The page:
Tuesday, August 09, 2005


Reading Music/Reading Text

A metaphor: roleplaying text is like sheet music. Someone who has no training in it whatsoever cannot comprehend what the end product is supposed to be like just from looking at the pages. Over time, as you learn to read it correctly, you can start to figure out what the end product will look like, but until you actually try it out you're not entirely sure. Being around other people that can read it and teach you will help, but if you just rely on their interpretation you'll have a hard time figuring it out yourself. Finally, once you've learned to read it, you can take a piece you've never seen before and know how the end product is going to be before even beginning the process (playing the instrument or actually playing).

Now, RPGs are different in that each game can teach the reader how to read it correctly. And thats a goal that I think is worth striving for.

Without being able to read sheet music myself, and therefore somewhat ignorant of that process, I think you're spot-on, at least in regards to the bulk of published products produced thus far.

RPGs are a really strange duck, when you get down to it. Considering the book as an artifact, it is the blueprint for a social situation that creates the end product (the game/story/experience). The published material is pretty estranged from the experience it is meant to produce. If I can elaborate on your metaphor, RPGs may be more like the sheet music for a symphony, which I understand has little-to-no correlation to what one individual musician actually plays. It needs to be parsed out to individual musicians, and then they need to all follow those directions in concert (which takes practice) in order to actually get music out of the affair.
I can't read sheet music either! And your other comments seem spot on to me.
I CAN read sheet music! :)

And yeah, that pretty much sums it up. Though, I think that RPGs are a little more different in that they all should be considered the equivalent of the "beginner's music lesson book" that goes over the care and handling of your instrument, techniques for it's use, as well as sheet music itself. Supplements and modules? Those can be raw sheet music.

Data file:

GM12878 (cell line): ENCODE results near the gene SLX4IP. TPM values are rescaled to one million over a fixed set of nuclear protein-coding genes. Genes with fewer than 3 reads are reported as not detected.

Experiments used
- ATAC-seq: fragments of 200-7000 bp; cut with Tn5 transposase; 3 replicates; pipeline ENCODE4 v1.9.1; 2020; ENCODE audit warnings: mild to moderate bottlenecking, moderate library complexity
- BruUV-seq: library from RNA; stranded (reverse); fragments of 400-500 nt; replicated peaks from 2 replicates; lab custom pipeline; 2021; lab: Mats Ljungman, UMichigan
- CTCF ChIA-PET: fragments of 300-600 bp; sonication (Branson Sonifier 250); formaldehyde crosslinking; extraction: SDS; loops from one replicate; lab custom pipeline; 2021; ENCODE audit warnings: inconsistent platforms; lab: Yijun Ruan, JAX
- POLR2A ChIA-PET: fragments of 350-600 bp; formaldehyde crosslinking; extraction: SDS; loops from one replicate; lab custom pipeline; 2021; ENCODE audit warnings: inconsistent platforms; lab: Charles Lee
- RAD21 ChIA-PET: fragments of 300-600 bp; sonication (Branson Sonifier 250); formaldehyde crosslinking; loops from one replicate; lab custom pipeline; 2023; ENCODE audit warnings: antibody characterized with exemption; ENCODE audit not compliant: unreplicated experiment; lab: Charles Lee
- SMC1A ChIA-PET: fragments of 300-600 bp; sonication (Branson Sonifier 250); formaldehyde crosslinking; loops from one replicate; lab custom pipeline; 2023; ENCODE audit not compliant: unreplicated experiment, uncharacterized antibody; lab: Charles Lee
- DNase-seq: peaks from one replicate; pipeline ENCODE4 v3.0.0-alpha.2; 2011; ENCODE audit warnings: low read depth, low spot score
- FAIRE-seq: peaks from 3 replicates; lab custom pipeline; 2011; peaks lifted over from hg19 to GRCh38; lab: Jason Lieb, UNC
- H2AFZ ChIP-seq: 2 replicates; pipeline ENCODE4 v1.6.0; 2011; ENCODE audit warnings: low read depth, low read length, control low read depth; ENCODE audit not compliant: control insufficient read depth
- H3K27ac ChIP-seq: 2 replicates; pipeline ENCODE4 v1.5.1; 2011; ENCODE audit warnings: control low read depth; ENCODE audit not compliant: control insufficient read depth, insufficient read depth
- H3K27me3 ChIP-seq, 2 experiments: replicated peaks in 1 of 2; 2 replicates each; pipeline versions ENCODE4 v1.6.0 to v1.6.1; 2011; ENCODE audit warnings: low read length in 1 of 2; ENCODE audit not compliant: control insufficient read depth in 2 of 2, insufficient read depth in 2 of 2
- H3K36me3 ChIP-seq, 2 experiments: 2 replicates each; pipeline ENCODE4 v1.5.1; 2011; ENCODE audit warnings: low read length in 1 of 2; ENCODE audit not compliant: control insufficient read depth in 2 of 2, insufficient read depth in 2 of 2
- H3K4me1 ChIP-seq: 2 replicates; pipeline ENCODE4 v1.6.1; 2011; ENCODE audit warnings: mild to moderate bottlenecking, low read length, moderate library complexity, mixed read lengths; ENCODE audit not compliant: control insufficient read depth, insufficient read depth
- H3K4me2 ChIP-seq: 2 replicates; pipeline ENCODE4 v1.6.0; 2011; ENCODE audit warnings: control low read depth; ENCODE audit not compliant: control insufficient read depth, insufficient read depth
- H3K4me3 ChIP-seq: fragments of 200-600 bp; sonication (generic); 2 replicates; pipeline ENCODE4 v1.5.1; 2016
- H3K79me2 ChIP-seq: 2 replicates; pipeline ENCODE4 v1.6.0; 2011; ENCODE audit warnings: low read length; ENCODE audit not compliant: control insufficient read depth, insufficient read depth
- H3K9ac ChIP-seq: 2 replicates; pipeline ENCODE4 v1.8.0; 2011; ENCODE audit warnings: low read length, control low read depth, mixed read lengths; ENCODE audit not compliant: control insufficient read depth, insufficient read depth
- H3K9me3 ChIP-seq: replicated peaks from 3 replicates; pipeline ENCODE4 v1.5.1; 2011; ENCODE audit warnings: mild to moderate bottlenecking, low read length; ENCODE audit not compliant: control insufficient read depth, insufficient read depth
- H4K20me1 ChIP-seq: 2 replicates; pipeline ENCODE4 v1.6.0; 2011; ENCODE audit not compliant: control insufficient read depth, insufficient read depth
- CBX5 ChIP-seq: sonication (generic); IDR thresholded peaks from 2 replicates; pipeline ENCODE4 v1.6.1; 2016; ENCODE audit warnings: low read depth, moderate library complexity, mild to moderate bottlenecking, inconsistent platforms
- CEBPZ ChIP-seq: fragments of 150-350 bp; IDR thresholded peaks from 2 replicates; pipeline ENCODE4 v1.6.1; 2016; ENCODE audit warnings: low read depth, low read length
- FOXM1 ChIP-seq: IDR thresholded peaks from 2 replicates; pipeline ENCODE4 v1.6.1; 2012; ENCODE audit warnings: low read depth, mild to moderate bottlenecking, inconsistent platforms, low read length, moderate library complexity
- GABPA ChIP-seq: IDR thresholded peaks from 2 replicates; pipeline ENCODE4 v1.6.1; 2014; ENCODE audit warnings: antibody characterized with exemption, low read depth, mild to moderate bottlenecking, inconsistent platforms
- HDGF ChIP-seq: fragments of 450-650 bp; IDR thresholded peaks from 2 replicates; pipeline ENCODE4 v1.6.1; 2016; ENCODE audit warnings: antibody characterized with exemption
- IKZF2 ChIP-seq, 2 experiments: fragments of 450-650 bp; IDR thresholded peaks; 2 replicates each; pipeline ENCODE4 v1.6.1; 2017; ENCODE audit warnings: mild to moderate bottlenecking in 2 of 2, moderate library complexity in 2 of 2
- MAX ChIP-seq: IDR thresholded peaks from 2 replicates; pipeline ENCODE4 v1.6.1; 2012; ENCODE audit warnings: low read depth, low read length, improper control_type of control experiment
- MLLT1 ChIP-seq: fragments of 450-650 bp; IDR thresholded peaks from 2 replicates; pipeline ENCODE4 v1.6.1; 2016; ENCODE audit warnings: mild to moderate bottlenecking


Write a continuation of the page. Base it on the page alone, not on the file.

Because each new rpg is a whole new instrument.
Good points, Chris.

Another note - I asked Nate (Paginini @ da Forge) about it, cuz I know he's a musician, and he had this to say:

"It's not a bad analogy. I think you may be doing it a disservice by attaching it to people though. Yes, it's true that there's a whole spectrum of reading skills, starting with note-by-note picking it out, and running all the way up to knowing how a piece will sound just from looking at the score.

But with RPGs, I think this is dependent on the quality of the writing text, rather than the skill of the reader. A well-written RPG book will give even the most noobly RPG novice a clear idea of what the actual-play experience will be like. A poorly writen one say, like BESM) will have a lot of procedures and data that experienced gamers can drift to their own use, but no actual help for a newcomer who wants to actually play."

Which I think makes a lot of sense, as well.

Seems that this metaphor has some traction to it.
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